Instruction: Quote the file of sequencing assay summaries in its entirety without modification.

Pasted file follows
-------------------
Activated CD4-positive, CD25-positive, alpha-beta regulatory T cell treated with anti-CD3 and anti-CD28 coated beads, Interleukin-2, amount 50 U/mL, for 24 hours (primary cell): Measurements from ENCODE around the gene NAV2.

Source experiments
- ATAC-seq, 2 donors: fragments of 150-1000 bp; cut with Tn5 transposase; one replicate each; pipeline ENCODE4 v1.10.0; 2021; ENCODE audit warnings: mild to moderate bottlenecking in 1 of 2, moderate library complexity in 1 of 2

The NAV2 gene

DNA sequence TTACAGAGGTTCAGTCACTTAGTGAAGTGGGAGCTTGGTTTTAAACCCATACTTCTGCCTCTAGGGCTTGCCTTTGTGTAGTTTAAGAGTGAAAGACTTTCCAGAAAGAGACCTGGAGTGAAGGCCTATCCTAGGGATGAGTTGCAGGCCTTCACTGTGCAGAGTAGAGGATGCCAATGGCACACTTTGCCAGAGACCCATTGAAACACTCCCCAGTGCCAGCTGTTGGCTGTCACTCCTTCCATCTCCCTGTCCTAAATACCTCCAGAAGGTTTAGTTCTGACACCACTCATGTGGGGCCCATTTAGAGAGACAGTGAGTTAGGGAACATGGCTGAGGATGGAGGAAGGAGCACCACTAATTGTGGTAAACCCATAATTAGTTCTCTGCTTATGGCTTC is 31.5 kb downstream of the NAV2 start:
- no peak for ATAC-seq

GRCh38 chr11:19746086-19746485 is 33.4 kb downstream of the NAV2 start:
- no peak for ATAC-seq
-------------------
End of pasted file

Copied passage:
Activated CD4-positive, CD25-positive, alpha-beta regulatory T cell treated with anti-CD3 and anti-CD28 coated beads, Interleukin-2, amount 50 U/mL, for 24 hours (primary cell): Measurements from ENCODE around the gene NAV2.

Source experiments
- ATAC-seq, 2 donors: fragments of 150-1000 bp; cut with Tn5 transposase; one replicate each; pipeline ENCODE4 v1.10.0; 2021; ENCODE audit warnings: mild to moderate bottlenecking in 1 of 2, moderate library complexity in 1 of 2

The NAV2 gene

DNA sequence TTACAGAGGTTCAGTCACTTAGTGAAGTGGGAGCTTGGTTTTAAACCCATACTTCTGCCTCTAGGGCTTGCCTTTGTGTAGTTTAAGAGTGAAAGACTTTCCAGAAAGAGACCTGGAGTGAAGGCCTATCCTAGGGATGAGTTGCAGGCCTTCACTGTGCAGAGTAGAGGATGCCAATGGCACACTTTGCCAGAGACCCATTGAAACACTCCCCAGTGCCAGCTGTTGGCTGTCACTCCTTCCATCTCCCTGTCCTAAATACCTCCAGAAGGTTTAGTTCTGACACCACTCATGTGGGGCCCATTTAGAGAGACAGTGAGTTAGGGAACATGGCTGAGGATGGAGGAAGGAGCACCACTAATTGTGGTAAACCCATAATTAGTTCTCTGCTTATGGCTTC is 31.5 kb downstream of the NAV2 start:
- no peak for ATAC-seq

GRCh38 chr11:19746086-19746485 is 33.4 kb downstream of the NAV2 start:
- no peak for ATAC-seq